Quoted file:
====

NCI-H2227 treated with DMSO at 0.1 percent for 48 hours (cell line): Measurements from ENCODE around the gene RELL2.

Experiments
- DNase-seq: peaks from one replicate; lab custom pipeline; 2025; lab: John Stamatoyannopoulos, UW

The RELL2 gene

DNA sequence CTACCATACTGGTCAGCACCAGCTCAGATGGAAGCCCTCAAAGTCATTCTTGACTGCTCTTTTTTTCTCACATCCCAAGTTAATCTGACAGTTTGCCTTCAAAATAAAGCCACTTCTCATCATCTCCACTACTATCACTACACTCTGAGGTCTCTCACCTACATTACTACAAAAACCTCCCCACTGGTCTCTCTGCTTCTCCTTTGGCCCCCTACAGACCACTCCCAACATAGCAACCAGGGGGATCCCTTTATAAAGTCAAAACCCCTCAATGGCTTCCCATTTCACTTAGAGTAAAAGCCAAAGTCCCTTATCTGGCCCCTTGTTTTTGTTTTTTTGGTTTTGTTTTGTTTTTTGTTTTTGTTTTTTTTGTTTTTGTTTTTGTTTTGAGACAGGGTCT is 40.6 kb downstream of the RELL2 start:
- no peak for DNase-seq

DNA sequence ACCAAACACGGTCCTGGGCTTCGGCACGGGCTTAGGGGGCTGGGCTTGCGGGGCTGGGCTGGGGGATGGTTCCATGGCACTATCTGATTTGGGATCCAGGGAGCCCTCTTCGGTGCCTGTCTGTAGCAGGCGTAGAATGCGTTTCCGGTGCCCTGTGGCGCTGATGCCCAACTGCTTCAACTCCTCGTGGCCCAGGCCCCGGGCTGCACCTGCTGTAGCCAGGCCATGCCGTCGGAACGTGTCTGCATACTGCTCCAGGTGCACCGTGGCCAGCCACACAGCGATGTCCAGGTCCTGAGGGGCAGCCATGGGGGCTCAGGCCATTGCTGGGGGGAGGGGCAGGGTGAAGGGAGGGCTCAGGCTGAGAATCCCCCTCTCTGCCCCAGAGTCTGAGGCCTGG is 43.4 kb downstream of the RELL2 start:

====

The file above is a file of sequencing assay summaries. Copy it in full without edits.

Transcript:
NCI-H2227 treated with DMSO at 0.1 percent for 48 hours (cell line): Measurements from ENCODE around the gene RELL2.

Experiments
- DNase-seq: peaks from one replicate; lab custom pipeline; 2025; lab: John Stamatoyannopoulos, UW

The RELL2 gene

DNA sequence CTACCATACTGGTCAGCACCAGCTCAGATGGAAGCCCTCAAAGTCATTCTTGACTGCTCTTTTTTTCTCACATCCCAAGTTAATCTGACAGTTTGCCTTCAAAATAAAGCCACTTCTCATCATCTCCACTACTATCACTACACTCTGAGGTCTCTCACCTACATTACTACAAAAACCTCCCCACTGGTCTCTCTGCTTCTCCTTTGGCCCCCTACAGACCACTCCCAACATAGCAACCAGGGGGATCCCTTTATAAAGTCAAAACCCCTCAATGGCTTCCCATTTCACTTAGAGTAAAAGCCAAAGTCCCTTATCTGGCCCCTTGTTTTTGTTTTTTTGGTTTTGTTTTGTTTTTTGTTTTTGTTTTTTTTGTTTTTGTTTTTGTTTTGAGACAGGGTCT is 40.6 kb downstream of the RELL2 start:
- no peak for DNase-seq

DNA sequence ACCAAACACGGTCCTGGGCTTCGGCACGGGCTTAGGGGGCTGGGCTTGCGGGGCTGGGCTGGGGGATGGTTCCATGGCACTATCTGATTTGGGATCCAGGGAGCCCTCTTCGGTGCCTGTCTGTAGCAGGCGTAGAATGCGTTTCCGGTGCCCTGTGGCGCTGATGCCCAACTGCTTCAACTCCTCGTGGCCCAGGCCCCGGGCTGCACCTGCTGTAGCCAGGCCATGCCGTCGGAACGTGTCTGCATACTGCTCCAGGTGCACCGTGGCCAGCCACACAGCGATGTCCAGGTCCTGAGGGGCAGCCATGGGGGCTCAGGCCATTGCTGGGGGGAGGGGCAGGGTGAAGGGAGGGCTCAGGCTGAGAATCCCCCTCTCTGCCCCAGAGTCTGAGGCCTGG is 43.4 kb downstream of the RELL2 start: